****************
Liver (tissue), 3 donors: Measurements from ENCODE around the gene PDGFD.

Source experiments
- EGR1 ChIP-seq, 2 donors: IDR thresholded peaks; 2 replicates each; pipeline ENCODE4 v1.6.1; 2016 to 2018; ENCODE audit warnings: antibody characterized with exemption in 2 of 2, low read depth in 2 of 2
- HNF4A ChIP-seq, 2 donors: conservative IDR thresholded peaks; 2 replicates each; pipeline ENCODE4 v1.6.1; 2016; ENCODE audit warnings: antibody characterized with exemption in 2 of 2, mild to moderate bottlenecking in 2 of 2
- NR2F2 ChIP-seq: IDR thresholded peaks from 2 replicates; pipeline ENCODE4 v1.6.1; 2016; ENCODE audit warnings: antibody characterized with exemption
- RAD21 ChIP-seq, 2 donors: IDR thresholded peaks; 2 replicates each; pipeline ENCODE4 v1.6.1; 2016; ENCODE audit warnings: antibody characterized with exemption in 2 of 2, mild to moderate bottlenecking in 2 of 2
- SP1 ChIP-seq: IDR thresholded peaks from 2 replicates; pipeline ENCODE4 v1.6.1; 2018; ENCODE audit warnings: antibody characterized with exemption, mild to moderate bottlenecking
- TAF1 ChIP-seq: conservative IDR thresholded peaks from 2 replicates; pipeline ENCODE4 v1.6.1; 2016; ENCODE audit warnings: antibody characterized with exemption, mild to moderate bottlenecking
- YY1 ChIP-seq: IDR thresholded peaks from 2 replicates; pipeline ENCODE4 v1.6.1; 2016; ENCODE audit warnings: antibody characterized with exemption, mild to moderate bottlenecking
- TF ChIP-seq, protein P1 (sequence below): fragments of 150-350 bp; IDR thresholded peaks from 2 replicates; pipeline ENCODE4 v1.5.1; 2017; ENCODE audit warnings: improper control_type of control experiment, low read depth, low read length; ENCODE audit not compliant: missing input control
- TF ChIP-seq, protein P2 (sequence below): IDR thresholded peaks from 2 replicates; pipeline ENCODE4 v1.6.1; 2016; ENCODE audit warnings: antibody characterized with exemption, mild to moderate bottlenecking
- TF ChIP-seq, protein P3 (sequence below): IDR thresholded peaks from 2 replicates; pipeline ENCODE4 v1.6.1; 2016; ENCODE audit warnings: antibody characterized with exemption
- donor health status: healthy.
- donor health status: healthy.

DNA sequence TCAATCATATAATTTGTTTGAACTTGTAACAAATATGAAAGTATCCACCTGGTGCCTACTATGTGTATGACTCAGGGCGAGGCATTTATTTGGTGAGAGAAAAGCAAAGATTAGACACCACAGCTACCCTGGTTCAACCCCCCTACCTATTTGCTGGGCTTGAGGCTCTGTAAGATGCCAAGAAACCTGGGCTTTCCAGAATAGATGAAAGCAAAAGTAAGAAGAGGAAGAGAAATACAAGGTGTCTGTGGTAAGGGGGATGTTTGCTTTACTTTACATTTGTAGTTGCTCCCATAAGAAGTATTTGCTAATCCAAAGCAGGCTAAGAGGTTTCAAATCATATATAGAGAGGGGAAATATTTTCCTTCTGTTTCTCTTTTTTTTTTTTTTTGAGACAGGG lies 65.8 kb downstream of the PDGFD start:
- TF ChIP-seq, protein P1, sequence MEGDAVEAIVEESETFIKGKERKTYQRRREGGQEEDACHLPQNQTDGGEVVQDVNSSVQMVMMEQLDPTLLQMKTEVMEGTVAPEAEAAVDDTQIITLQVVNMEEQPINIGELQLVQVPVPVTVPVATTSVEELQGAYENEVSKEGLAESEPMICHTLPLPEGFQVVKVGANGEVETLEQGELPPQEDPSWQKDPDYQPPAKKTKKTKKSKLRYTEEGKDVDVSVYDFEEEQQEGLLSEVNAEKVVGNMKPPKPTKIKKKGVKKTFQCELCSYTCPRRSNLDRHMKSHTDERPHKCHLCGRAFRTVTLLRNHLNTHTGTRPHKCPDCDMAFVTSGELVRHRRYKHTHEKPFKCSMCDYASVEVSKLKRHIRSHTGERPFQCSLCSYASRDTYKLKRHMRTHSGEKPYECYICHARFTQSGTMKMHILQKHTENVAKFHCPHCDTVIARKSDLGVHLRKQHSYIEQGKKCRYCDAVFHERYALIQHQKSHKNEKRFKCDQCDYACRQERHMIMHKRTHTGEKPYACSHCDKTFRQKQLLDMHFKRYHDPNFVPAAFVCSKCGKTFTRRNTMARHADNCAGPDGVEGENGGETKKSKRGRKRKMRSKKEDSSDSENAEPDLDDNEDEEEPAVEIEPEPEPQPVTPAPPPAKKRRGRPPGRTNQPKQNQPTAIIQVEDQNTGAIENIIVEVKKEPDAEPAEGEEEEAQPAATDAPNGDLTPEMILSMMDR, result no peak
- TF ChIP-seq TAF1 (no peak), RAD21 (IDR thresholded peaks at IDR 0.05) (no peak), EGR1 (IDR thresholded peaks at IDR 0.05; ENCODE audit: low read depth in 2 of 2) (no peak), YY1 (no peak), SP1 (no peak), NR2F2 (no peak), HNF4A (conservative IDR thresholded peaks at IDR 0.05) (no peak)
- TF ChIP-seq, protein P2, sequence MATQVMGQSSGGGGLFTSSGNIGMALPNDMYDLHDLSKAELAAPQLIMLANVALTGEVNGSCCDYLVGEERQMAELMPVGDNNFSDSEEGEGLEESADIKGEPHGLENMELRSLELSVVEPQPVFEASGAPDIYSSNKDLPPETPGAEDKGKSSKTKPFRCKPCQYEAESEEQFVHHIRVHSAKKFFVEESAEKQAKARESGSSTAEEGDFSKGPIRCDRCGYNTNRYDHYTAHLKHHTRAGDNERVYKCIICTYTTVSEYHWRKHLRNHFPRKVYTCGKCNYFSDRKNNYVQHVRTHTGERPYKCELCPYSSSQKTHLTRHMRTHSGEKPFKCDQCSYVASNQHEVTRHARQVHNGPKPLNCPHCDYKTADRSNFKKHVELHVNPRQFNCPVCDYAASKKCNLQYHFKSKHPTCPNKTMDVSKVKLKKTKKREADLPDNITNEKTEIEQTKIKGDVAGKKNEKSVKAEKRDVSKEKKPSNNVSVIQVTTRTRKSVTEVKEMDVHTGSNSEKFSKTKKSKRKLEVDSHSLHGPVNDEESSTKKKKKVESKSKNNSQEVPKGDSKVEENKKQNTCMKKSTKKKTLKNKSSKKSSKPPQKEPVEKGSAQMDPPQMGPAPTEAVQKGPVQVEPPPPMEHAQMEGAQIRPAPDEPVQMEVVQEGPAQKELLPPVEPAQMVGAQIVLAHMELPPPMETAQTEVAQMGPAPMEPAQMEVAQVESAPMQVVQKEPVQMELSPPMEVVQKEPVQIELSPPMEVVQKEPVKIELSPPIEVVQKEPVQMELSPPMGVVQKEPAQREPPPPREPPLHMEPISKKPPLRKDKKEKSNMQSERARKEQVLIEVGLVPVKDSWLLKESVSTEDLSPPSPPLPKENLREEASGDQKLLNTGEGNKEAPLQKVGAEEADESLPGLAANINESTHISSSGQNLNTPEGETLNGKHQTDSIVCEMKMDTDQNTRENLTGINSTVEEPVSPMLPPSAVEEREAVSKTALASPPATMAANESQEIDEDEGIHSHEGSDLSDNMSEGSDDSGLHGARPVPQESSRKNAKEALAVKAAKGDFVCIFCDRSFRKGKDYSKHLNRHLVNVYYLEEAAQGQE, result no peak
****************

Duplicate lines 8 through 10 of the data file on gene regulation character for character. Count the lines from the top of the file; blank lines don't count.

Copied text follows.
- TAF1 ChIP-seq: conservative IDR thresholded peaks from 2 replicates; pipeline ENCODE4 v1.6.1; 2016; ENCODE audit warnings: antibody characterized with exemption, mild to moderate bottlenecking
- YY1 ChIP-seq: IDR thresholded peaks from 2 replicates; pipeline ENCODE4 v1.6.1; 2016; ENCODE audit warnings: antibody characterized with exemption, mild to moderate bottlenecking
- TF ChIP-seq, protein P1 (sequence below): fragments of 150-350 bp; IDR thresholded peaks from 2 replicates; pipeline ENCODE4 v1.5.1; 2017; ENCODE audit warnings: improper control_type of control experiment, low read depth, low read length; ENCODE audit not compliant: missing input control